This article appears in the Spring 2017 digital issue of DOCUMENT Strategy. Subscribe.

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Focusing on customer experience (CX) has become the new normal for customer communication-intensive enterprises, such as banks, insurance providers, utilities, and others. This pivot toward improving CX will require management to look at different key performance indicators (KPIs) to help shape the overall customer journey.

Even though CX-oriented KPIs are increasingly popping up in management dashboards at all levels, progress is slow. Only about one-third of US enterprise respondents surveyed in our 2016 “Customer Engagement Technologies State of the Market” research use CX as a measure for management reporting. Respondents also indicated that the ability to pair CX with business outcomes is a key challenge. Selecting the “right” CX KPI is crucial and should be carefully considered before acting on the strategic initiatives it implies.

As part of our annual research, InfoTrends examines the various types of KPIs used to track CX. In the Summer 2015 issue of DOCUMENT Strategy, we defined the three main categories as follows:
  • KPIs for improving the quality of customer experience are typically expressed using sentimental measures based on past experiences.
  • KPIs for improving the efficiency of customer experiences are most often expressed using operational measures based on past event.
  • KPIs used for improving customer equity can be either sentimental or operational measures, tend to be forward-looking, and are usually translated into a monetary value.
Filtering our research through this framework allows us to analyze which CX KPI is preferred in various industries, including customer retention, number of website visits, customer profitability, and average order value.


Customer Retention KPI

Customer retention expresses the ability of a business to retain its customers over time. This is a relevant KPI for any organization, since even a relatively small improvement in retention can have a significant impact on the bottom line. Businesses depending on a large customer base will especially benefit from this KPI. Our research indicates that insurance and healthcare companies consider this KPI to be most important for managing CX. Customer retention requires businesses to maintain quality relationships with the customer and appropriately address customer complaints. Customer communications in these areas strongly influence customer loyalty.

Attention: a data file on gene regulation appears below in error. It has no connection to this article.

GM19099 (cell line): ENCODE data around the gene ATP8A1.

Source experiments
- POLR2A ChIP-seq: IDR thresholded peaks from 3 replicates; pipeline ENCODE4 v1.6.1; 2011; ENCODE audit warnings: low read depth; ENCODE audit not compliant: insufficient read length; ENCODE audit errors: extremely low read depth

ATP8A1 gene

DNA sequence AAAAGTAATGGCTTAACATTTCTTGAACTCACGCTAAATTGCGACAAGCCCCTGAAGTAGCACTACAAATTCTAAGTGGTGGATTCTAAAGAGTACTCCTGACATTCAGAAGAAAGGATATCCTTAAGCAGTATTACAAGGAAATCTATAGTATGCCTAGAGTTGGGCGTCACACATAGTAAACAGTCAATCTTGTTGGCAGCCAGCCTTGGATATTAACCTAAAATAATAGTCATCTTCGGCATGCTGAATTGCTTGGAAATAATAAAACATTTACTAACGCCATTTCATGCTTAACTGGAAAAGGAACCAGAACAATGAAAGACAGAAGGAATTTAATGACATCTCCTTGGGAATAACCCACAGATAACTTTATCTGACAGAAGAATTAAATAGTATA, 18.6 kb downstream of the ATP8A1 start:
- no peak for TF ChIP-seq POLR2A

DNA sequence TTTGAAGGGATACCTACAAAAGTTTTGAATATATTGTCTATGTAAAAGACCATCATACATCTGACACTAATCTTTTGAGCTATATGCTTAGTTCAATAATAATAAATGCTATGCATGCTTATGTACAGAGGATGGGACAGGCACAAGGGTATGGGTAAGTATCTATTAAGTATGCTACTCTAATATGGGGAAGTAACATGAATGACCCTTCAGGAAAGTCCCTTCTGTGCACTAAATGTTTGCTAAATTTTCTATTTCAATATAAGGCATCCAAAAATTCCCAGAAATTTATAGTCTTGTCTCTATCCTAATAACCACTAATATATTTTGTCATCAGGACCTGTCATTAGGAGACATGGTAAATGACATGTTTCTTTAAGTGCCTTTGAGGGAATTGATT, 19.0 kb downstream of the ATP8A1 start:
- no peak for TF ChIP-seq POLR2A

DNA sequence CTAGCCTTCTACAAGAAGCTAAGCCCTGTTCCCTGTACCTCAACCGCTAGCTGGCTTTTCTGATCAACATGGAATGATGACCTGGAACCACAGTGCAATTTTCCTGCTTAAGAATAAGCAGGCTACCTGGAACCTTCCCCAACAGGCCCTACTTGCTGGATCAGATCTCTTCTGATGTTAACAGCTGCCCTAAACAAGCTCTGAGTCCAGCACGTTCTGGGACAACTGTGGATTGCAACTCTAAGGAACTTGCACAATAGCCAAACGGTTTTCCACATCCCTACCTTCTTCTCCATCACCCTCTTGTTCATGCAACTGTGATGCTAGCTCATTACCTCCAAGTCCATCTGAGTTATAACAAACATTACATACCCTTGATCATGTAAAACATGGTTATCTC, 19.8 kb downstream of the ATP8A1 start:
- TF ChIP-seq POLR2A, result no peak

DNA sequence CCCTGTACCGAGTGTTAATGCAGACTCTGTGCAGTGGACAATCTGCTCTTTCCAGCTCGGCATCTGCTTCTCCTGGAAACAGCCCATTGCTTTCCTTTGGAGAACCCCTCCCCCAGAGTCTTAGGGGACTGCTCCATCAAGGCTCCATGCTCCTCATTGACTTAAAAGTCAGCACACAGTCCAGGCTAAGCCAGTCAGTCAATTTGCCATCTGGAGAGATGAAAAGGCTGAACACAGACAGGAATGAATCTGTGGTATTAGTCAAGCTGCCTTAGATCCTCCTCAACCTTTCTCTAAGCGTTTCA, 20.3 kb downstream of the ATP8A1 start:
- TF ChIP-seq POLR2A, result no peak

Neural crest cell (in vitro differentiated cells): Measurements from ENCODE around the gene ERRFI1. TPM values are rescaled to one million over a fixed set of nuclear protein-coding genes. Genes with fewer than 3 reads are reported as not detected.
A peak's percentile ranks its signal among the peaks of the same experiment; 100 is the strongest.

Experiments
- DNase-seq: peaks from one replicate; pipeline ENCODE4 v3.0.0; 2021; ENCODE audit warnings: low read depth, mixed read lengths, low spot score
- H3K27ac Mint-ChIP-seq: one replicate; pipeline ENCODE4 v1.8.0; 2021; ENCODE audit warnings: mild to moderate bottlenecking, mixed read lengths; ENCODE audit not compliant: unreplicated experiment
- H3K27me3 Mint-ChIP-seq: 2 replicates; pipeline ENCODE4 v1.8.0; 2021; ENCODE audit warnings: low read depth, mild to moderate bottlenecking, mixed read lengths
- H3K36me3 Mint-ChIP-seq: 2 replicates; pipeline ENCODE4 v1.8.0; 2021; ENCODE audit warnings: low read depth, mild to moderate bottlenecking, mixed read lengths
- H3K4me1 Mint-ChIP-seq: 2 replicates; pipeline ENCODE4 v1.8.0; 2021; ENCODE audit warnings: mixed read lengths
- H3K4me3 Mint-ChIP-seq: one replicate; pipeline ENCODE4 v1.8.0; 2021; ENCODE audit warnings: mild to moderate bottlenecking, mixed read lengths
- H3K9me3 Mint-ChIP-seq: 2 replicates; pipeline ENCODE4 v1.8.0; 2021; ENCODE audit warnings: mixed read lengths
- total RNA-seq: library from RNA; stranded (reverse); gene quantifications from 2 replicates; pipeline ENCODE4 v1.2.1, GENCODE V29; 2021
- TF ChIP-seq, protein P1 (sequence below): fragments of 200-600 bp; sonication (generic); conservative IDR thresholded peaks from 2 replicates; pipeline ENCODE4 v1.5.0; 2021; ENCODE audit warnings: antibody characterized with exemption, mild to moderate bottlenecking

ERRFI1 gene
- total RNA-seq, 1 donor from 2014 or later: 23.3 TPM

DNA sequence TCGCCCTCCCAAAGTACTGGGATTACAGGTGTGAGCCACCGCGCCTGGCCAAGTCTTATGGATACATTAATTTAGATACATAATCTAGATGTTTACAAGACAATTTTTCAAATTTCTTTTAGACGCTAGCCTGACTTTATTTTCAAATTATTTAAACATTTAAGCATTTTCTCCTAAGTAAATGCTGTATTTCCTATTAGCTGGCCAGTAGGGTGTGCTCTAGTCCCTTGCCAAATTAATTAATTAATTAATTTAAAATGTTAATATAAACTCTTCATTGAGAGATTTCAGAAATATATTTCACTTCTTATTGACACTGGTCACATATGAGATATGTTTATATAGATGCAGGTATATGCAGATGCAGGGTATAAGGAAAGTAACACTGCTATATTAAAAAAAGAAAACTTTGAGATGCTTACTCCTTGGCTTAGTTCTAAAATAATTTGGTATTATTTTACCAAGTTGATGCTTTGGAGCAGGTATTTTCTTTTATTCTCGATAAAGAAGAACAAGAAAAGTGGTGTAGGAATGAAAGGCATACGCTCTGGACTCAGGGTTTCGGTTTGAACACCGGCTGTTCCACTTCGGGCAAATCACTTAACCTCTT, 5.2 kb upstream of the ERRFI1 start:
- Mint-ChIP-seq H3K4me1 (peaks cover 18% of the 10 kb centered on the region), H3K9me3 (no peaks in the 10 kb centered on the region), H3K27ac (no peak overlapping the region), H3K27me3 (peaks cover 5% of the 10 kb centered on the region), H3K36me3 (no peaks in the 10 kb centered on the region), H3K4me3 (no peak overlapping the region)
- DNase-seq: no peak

Number of Website Visits KPI

Recording the number of individuals who viewed a website over a given period doesn’t necessarily reveal much about CX; however, it does measure a message’s reach. Governments in the midst of their digitization journey highly value this KPI. For them, reaching a broad number of citizens is crucial (if not mandatory). Customer communications technology can help with managing information updates (e.g., changes in legislation) and present it in an appealing way. Both are important ingredients for a digital front desk.

Customer Profitability KPI

Customer profitability is the difference between revenues from a customer minus the cost associated with keeping that customer over a specified period of time. Businesses that play in price-sensitive markets, such as telecommunications, should carefully watch this KPI, since a satisfied customer is not necessarily a profitable one. Customer communications influence both sides of the profitability equation. Through targeted and personalized promotional messaging, revenues per customer can be increased. On the other hand, customer communications technology that allows businesses to automate communication flows and increase customer loyalty through more relevant and contextual means—using preferred communication channel(s)—will reduce the cost per customer.

Average Order Value KPI

By definition, the average order size expresses the average value of an order. Beyond defining the average value of a given order, this KPI also measures the effectiveness of cross-selling and upselling initiatives. Businesses in financial services and utilities satisfy a basic need. For example, banks typically manage an account, fund, or portfolio for their customer, while utilities offer common services like energy or water. These businesses benefit from growing their share of the customer’s wallet beyond these basic needs. Cross-selling and upselling, as well as building customer loyalty, are critical strategies for these companies. Therefore, it is no surprise that survey respondents working in these industries rated this KPI as their most important.

The Bottom Line

Clearly, there is no single “right” CX KPI that businesses can employ to surmount all their customer experience challenges. Instead, a thorough understanding of the business model and target markets are prerequisites for selecting which KPI best supports CX improvement within your organization.

David Stabel is the Director of Customer Communications Advisory Services at InfoTrends, a division of Keypoint Intelligence. Don’t miss his session on self-service portals on Tuesday, May 2 at the DOCUMENT Strategy Forum in Chicago.